Countdown to a Food-Safe Thanksgiving

Beyond the chilled breezes and the remnants of fall colors cascading down, November transitions into a month of reflection for family and friends—along with comfort food.  Conversations occur through texting and phone calls, revealing plans for traditional meals and the desire to try new side dishes.  As family members begin constructing checklists, they should be sure to follow safety procedures, ensuring every seated member has an enjoyable, grateful, and healthy Thanksgiving. 

Kitchen Safety Measures 

Excited children always want to be where the action lies, among beloved family.  Start thinking about special activities to occupy the interests of young children, avoiding the kitchen to prevent accidents and severe burns.  

  • Always remember that Thanksgiving is a day for enjoyment, too!  Use the week to start preparing the kitchen.  Begin by removing all small appliances and other items from the countertops.  Next, clear the floor of any potential tripping hazards.  Finally, activate your smoke alarm, ensuring it works properly.  
  • Sanitize all surfaces, including cutting boards, and wash all bowls, plates, and utensils, preferably in the dishwasher.  
  • Remember, vegetables and poultry require separate cutting boards and utensils!   
  • Use rubber bands to wrap dangling electrical cords, keeping them out of the clutches of a child’s hands. 
  • Place a few spoon and knife trivets at the top of countertop stations to promote accessibility and safety.    
  • Take turns occupying the kitchen, monitoring the stove top and checking the main course!  
  • Hang two small trash bags from a lower cabinet knob as used dish towels.
  • Give a responsible child the task of dishwasher duty.  He or she should know the placement of plates, bowls, dishes, and utensils and how to load the appliance.  Always run the dishwasher hours before dinner to make the cleanup easier.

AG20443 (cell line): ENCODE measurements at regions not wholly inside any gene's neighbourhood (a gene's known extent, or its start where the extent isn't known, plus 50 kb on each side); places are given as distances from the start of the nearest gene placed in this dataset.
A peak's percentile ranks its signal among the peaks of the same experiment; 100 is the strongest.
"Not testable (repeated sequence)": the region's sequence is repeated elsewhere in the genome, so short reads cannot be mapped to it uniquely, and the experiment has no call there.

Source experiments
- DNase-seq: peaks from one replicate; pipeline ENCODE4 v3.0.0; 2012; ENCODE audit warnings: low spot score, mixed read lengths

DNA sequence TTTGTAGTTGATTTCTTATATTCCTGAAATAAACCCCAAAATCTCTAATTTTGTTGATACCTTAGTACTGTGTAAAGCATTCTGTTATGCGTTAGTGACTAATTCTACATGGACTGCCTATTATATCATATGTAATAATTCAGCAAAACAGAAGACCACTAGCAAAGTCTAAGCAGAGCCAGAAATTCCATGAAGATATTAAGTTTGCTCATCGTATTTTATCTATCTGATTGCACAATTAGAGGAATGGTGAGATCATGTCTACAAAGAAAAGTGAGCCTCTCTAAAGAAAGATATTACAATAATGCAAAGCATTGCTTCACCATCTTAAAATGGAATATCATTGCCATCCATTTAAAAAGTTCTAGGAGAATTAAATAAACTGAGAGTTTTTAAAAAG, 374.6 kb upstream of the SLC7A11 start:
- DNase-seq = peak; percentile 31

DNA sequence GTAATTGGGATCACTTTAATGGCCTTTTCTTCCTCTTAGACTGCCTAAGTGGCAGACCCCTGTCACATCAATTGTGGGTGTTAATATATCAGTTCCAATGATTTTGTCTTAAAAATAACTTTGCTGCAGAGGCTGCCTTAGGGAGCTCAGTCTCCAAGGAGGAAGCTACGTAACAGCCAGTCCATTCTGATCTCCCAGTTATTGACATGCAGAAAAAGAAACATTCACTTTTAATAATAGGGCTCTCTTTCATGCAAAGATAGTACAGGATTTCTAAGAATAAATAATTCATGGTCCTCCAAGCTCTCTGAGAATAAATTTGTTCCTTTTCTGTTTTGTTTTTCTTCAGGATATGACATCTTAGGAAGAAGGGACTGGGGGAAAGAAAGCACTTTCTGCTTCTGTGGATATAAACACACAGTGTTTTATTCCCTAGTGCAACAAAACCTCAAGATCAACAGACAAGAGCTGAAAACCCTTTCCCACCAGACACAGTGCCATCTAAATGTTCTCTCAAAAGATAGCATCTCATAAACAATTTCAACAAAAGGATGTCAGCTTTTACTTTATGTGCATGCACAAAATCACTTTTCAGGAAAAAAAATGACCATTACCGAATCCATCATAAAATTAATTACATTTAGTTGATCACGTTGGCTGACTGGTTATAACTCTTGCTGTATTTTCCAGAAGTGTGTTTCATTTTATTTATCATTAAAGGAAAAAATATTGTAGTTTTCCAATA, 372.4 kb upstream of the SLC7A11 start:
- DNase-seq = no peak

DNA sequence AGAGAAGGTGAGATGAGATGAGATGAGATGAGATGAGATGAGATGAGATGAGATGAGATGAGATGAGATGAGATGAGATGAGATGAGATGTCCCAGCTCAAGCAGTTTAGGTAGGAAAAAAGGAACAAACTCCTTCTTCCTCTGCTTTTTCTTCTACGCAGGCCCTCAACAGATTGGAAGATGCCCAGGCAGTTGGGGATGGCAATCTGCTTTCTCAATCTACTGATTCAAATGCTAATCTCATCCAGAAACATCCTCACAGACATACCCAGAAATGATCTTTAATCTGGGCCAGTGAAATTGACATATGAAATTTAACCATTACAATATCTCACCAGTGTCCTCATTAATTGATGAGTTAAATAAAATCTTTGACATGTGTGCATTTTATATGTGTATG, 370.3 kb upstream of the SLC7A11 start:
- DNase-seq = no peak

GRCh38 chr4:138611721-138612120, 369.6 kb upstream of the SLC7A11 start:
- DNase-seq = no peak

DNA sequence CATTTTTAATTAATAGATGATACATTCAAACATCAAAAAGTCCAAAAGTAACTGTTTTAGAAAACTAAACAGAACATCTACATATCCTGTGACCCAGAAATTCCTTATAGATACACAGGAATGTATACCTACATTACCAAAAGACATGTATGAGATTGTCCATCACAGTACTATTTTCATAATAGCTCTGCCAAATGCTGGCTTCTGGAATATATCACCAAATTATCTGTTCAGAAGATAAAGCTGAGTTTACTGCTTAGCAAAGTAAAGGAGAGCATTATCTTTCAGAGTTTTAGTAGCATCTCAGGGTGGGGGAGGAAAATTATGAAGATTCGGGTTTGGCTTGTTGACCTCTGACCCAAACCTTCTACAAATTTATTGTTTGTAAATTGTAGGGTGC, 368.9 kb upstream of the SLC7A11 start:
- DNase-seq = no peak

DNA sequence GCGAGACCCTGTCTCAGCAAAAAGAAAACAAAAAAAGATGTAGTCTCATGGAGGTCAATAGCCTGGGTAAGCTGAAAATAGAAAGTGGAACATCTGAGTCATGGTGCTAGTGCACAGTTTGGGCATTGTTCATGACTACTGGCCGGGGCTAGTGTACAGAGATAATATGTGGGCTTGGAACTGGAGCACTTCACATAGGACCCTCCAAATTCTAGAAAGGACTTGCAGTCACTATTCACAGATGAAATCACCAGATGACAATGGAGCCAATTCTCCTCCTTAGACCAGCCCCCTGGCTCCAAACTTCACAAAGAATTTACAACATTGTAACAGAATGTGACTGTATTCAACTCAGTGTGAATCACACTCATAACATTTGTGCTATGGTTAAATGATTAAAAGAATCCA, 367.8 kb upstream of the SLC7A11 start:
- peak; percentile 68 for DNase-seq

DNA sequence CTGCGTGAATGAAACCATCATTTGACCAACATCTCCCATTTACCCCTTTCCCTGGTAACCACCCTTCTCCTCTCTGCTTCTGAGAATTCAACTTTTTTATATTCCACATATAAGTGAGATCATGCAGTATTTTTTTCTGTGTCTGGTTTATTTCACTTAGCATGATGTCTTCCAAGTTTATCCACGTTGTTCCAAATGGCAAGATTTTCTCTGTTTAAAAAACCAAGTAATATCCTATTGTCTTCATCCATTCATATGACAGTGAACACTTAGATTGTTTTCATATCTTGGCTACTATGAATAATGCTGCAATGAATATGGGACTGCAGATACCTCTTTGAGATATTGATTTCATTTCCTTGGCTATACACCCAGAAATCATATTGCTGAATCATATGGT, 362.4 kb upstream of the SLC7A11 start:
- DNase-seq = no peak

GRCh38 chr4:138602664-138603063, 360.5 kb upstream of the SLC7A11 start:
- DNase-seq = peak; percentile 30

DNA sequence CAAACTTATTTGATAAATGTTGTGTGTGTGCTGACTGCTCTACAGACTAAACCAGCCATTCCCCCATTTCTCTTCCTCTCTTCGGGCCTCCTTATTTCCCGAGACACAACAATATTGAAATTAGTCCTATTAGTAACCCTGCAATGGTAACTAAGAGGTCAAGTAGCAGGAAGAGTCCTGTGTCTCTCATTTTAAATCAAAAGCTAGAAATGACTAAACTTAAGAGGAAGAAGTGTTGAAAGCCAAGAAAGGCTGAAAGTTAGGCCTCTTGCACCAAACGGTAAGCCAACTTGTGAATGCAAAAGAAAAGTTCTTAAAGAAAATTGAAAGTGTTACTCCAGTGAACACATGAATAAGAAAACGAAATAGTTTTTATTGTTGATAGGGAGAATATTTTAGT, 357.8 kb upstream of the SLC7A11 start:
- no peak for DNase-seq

Meal Preparation Tips 

Bacteria found in poultry, Campylobacter and Salmonella, can remain on any given surface for 32 hours; therefore, consider separate stations for raw meat and produce.  If you are alone, prepare uncooked vegetables, such as salads and vegetables, before handling raw meat and poultry.  

Other suggestions: 

  • Defrosting frozen poultry in the refrigerator takes approximately 24 hours for every five pounds.  It is okay to submerge in water and refrigerate.  
  • Rinsing a raw turkey creates a potential cross-contamination hazard.  Since bacteria cannot be seen, smelled, or felt, cooking is the only means to kill it.  Turkeys are safe to eat with the internal temperature reaching 165 degrees Fahrenheit in three places—the thickest part of the breast and the innermost part of the thigh and wing. 
  • Use the freezer to store chopped onions and other ingredients.
  • Order a frozen or pre-baked dessert for pick-up!  

Meal Enjoyment

Most families know which person is guaranteed to eat more stuffing or cranberry sauce; therefore, serve enough for everyone to have at least a generous helping.  As cooked food cools down to room temperature, it only has two hours before it is deemed unsafe to eat.  Thus, consider serving a large dish (e.g., the turkey, etc.) with the option to return to refill two particular favorites, for example, dressing or cranberries, (unless the guests anticipate dessert!) 

Tip:  Slice significant cuts of meat into small quantities to cool faster in the refrigerator.  

Tip:  Make cleanup easy!   Encourage guests to use baking dishes that also serve as storage containers.  

How Long Do Thanksgiving Leftovers Last? 

Next-meal recipes are extraordinary.  Why allow a single bite go to waste when you can reinvent mashed potatoes, stuffing, and turkey or ham?  How about a meal of turkey enchiladas or cranberry salsa turkey wraps?  Do not wait until Sunday evening, three days after dinner, to question what to do with the remaining food.  Instead, start freezing early and include the label “Best by February first!”  

Reheating safety practices: 

  • Sauces, gravies, and soups should come to a rolling boil before being served. 
  • All dishes, including stuffing, should reach an internal temperature of 165 degrees Fahrenheit. 
  • If traveling with leftovers, ensure they are well-packed in a cooler.  

Take notes this holiday season and reflect upon the meal preparation, serving, and cleanup.  Another big meal is coming up.  There’s time to balance the art of preparing quality, healthy meals while spending time with the people you love most!  

Happy Thanksgiving!


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